It would be nice to believe that health care cost increases were a temporary phenomenon. Unfortunately, that’s not the case…the cost of medical care has outpaced inflation for the past 20 years and predictions are that medical and long-term care costs will continue to escalate as much as 10% to 15% per year into the future.
The decisions we make as to how and where we live in retirement are unique to each individual or couple. The options open to us, however, are frequently determined by our financial resources…our ability to pay. This review of the various ways to pay for health and long-term care costs during retirement is offered in the hope that it will be of assistance to you as you make decisions regarding your retirement plans.
The options available to pay for medical and long-term care costs in retirement include the following:
Retiree Health Insurance Plans:
- If your company provides retiree health care benefits, make sure you know how much of the premium you will be required to pay, as well as deductible and co-payment requirements. Retiree health insurance plans are generally designed to coordinate with Medicare benefits. Caution: Even if your employer currently provides retiree health care benefits, there is no guarantee those benefits will be available when you retire. The escalating costs of medical care, combined with the “Baby Boom effect”…a large “bubble” of people who will make a substantial contribution to the size of the aging population… are causing employers to rethink their retiree health care plans. Some companies are requiring that retirees pay a higher share of the premiums to cover themselves, their spouses and any dependents. Other companies are implementing higher co-payments and/or deductibles. Still other companies are discontinuing retiree health insurance plans altogether.
Medicare and “Medigap” Insurance:
- Most people qualify for Medicare insurance when they reach age 65. Medicare helps to protect you from the costs of medical care during retirement. One fact, however, is evident…there is no “free lunch.” You will have costs related to medical care and the likelihood is that those costs will continue to increase each year.
- Medicaid is a joint Federal and state program that helps with medical costs for some people with low incomes and limited assets. To qualify for Medicaid, federal poverty guidelines for income and assets must be met. In addition, there are state requirements for Medicaid eligibility. Medicaid is essentially a safety net for those who didn’t adequately plan for their financial needs in retirement, or who encountered unexpectedly large expenses that depleted their financial resources.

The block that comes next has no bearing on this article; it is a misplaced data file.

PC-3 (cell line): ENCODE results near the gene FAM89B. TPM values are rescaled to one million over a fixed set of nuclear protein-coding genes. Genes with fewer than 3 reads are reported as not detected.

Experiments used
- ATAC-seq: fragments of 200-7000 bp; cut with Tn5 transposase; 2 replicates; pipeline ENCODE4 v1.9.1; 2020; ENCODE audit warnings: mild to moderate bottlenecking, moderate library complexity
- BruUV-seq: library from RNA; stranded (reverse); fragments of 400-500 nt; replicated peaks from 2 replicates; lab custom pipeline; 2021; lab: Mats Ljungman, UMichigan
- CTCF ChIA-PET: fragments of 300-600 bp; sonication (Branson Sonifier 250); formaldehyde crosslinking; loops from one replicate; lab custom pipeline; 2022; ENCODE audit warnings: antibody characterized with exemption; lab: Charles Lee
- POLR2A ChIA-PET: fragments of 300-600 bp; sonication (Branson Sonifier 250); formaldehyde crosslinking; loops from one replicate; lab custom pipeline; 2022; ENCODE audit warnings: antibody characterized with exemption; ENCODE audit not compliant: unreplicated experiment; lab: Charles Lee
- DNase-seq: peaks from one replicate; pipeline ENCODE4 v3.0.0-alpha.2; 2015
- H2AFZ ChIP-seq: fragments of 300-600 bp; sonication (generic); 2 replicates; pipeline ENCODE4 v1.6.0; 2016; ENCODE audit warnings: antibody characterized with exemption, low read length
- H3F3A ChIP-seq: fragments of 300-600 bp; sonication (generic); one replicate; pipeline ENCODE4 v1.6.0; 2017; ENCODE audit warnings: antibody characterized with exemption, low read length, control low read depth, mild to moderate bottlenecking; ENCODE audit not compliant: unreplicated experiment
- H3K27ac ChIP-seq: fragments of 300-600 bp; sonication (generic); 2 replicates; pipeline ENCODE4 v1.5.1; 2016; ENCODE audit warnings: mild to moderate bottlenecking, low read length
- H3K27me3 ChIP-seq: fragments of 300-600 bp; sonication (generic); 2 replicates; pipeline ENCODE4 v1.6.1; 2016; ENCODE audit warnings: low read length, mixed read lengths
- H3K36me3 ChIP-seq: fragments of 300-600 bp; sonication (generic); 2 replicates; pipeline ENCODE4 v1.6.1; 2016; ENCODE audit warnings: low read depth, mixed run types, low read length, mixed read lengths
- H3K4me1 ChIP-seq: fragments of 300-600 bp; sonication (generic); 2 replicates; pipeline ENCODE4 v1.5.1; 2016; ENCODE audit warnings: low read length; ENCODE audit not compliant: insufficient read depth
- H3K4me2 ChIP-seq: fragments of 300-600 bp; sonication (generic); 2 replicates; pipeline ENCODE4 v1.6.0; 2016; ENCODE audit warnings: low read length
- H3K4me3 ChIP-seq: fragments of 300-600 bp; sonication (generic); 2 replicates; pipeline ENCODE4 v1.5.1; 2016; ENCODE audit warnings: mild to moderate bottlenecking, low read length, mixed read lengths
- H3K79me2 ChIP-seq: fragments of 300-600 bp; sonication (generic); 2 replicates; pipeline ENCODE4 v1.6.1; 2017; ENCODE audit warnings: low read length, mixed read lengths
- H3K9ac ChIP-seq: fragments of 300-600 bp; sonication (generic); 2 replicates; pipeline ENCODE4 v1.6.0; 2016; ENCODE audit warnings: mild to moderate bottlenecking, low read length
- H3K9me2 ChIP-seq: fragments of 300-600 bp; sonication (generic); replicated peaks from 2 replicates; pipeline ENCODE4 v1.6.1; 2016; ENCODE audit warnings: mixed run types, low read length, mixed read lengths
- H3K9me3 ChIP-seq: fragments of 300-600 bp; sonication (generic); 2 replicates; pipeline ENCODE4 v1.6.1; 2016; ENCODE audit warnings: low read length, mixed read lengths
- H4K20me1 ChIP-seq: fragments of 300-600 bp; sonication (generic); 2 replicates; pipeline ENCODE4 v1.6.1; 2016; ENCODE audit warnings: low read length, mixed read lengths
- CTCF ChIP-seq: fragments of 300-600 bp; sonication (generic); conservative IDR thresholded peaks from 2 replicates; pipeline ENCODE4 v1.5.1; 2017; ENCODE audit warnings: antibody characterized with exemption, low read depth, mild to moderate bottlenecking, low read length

Long-Term Care Insurance:
- Long-term care insurance can put you in control, preserving your dignity and allowing you to select the type of facility and setting in which you want to receive long-term care services, if needed. Long-term care insurance also helps protect your personal assets, preserving them for your use or as an inheritance for your family. Suggestion: Check with your employer…your company may offer long-term care insurance as a voluntary or supplemental employee benefit!
- Review your retirement plan to make sure that it adequately takes into account the potential costs of medical care and long-term care in retirement. If you find a shortfall, you may want to increase your personal savings now in order to have sufficient funds available after you retire. Some experts suggest setting up a separate fund or account specifically to pay for health care needs in retirement. This approach adds focus to your plan and better enables you to assess your progress.
- Many retired people have built up substantial equity in their homes. There are a variety of ways to tap that equity if needed to pay for health care costs in retirement, including selling the home, arranging a home equity loan or line of credit or using a reverse mortgage to supplement your retirement income.
Going Back to Work:
- When it comes to planning for health care needs as we age, it’s time for a reality check. It’s fine today, when our health is good, to state the intention to return to work if financial needs arise, but how many 70+-year-old people with health problems really want to be out looking for a job? In reality, planning to return to work in order to pay for health care needs during retirement isn’t so much a plan as it is a hope…a hope that we won’t face substantial health care costs as we age.
by VSA LP ©2012